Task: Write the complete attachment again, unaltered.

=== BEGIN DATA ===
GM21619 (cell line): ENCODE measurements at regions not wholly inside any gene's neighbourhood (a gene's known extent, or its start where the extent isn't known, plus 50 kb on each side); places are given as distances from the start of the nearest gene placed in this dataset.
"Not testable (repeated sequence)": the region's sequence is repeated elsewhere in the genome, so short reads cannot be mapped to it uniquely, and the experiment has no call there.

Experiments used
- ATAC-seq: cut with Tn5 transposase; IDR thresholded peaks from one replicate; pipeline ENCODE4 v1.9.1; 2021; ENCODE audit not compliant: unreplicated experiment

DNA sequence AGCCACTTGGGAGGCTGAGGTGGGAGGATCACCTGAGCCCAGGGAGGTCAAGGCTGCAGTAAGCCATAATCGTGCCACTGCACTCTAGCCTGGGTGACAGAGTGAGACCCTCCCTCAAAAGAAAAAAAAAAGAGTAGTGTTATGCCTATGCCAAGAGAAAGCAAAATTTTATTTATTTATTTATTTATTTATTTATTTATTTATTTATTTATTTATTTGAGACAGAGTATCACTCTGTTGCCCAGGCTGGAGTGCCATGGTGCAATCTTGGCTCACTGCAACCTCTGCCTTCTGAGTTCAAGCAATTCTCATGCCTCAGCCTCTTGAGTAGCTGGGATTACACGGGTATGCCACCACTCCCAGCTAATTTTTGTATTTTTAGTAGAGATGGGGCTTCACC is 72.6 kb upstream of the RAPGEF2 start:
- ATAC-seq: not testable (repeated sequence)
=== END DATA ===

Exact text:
GM21619 (cell line): ENCODE measurements at regions not wholly inside any gene's neighbourhood (a gene's known extent, or its start where the extent isn't known, plus 50 kb on each side); places are given as distances from the start of the nearest gene placed in this dataset.
"Not testable (repeated sequence)": the region's sequence is repeated elsewhere in the genome, so short reads cannot be mapped to it uniquely, and the experiment has no call there.

Experiments used
- ATAC-seq: cut with Tn5 transposase; IDR thresholded peaks from one replicate; pipeline ENCODE4 v1.9.1; 2021; ENCODE audit not compliant: unreplicated experiment

DNA sequence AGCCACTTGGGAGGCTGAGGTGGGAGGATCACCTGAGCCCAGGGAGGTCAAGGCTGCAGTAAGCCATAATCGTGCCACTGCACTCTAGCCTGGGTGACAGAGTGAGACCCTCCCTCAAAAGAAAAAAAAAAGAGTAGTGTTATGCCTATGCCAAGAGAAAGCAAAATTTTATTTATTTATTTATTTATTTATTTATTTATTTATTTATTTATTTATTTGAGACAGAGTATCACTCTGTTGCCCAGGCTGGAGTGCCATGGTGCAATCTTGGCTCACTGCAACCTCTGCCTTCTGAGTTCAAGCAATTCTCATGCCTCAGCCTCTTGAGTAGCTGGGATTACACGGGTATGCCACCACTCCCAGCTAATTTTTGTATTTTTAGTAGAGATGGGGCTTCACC is 72.6 kb upstream of the RAPGEF2 start:
- ATAC-seq: not testable (repeated sequence)